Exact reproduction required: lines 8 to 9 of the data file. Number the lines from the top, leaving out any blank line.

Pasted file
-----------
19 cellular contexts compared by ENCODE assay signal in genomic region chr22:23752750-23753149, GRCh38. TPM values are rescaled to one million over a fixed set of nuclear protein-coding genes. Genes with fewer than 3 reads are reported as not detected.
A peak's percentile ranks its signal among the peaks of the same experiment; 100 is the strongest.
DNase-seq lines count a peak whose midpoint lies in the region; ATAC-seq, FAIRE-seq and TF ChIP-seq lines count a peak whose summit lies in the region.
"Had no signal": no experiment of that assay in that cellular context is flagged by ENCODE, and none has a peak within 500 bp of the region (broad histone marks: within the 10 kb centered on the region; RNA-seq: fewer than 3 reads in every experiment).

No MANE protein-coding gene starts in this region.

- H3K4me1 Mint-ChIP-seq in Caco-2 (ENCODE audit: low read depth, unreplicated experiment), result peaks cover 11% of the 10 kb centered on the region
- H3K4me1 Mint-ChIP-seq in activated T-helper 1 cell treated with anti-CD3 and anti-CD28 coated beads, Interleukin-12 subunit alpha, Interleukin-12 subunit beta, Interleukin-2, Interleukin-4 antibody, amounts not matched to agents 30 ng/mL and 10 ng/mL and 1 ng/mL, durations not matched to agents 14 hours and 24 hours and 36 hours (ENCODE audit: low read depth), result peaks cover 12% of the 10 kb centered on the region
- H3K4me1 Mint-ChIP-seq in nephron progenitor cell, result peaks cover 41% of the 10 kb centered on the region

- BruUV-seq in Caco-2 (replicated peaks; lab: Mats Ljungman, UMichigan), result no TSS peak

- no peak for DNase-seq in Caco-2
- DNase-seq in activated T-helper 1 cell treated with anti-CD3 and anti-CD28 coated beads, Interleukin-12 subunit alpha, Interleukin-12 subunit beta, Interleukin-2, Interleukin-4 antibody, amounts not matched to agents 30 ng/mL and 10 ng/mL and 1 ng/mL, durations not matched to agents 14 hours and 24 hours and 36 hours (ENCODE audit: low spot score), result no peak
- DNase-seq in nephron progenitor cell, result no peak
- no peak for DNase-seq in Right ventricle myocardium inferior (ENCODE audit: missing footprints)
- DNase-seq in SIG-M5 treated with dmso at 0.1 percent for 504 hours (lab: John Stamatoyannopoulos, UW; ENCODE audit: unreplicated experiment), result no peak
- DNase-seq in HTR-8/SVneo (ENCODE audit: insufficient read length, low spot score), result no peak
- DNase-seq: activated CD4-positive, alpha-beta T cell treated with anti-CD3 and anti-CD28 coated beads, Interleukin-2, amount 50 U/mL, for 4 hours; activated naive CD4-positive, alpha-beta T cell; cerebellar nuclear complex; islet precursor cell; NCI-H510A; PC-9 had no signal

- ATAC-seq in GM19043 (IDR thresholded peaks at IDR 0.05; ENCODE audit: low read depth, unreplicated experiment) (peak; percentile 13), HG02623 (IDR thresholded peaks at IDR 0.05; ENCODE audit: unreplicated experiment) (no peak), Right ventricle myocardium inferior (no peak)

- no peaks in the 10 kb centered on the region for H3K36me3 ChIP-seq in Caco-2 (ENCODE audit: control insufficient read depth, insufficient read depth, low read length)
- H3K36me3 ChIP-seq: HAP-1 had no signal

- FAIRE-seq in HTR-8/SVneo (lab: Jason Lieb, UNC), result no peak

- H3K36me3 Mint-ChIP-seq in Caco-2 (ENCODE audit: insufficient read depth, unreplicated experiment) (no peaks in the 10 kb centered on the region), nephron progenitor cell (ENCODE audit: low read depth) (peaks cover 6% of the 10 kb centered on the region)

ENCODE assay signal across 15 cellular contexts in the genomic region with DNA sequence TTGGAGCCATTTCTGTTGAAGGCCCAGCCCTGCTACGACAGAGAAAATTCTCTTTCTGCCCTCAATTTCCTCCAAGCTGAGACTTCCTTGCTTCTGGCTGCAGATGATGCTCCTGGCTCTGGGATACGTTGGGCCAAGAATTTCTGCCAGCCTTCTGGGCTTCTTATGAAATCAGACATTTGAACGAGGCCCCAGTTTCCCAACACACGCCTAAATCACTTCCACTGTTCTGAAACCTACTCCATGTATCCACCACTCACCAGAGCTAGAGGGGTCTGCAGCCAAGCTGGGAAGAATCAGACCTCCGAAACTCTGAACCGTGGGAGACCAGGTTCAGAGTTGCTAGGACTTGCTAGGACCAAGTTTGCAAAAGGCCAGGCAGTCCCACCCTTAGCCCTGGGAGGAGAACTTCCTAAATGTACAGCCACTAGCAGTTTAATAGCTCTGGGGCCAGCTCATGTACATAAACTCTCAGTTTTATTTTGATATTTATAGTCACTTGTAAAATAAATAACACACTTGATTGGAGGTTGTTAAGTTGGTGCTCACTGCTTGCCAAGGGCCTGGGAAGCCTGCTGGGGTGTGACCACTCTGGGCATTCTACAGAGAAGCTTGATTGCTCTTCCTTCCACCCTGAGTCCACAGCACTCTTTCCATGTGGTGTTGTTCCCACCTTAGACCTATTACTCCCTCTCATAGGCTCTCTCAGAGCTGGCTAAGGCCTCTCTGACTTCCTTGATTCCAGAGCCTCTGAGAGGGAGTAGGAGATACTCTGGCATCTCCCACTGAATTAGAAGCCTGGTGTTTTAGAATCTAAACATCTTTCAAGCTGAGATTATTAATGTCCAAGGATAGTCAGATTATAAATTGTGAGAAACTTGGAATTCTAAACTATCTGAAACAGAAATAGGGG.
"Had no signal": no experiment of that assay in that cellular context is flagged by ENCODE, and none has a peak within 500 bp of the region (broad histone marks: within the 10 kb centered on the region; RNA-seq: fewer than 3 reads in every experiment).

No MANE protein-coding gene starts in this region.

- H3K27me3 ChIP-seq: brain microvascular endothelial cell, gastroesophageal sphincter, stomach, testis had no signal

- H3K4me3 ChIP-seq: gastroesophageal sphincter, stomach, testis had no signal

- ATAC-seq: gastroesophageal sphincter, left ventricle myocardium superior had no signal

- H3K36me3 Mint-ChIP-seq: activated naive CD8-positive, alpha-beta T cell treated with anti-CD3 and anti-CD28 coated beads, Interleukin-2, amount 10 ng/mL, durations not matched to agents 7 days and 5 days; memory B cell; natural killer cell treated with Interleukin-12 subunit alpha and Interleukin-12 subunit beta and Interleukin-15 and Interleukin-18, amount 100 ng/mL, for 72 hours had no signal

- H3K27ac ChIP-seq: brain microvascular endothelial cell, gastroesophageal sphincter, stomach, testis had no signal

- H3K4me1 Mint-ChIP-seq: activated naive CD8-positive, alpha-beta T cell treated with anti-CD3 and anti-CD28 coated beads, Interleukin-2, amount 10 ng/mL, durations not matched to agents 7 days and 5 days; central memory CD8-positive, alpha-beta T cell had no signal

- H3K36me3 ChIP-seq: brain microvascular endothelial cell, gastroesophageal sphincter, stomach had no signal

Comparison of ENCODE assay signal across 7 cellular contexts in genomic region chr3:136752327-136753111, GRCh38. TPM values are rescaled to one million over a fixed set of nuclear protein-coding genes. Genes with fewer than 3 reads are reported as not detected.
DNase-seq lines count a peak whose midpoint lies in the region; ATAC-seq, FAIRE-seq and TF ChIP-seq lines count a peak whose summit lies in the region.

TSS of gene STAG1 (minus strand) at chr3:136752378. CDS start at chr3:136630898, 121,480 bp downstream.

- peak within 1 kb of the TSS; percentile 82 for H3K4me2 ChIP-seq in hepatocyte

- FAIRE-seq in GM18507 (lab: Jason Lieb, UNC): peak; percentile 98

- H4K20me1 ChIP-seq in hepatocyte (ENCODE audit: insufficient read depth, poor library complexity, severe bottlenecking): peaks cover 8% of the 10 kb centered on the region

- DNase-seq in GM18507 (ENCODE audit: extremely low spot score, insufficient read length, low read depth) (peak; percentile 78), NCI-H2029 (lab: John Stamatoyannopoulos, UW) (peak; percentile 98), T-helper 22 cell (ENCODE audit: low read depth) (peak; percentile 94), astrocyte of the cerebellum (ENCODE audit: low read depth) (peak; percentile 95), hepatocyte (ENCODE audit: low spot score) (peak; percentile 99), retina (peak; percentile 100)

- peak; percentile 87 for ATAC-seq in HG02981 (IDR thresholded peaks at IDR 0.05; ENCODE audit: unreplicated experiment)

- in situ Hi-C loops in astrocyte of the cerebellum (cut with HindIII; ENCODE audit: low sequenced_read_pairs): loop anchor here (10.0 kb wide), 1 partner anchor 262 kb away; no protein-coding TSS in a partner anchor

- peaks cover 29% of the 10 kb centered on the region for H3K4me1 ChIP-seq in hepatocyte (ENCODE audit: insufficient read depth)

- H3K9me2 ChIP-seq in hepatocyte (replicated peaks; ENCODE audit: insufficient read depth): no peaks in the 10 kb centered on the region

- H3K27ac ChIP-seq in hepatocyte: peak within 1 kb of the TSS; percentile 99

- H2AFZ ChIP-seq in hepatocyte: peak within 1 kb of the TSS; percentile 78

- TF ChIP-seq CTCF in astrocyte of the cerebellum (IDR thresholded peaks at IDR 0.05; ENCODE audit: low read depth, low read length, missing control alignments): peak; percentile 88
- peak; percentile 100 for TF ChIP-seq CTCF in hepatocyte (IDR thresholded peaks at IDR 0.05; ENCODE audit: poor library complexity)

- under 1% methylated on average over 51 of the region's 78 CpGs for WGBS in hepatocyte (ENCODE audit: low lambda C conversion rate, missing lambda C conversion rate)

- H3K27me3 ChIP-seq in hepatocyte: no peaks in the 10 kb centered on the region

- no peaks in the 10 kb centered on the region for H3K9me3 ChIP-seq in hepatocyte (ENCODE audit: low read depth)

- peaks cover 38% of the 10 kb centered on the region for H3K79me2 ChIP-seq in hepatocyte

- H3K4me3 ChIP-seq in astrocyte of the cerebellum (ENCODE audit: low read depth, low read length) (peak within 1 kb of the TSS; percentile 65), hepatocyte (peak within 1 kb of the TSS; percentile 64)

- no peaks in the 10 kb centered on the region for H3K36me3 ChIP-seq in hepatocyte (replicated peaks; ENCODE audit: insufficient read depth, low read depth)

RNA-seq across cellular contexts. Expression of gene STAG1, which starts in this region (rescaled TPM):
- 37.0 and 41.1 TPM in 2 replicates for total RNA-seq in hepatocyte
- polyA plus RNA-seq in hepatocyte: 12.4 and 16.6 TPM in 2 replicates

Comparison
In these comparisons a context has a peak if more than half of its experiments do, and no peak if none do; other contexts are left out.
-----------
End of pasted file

- H3K4me1 Mint-ChIP-seq in nephron progenitor cell, result peaks cover 41% of the 10 kb centered on the region

- BruUV-seq in Caco-2 (replicated peaks; lab: Mats Ljungman, UMichigan), result no TSS peak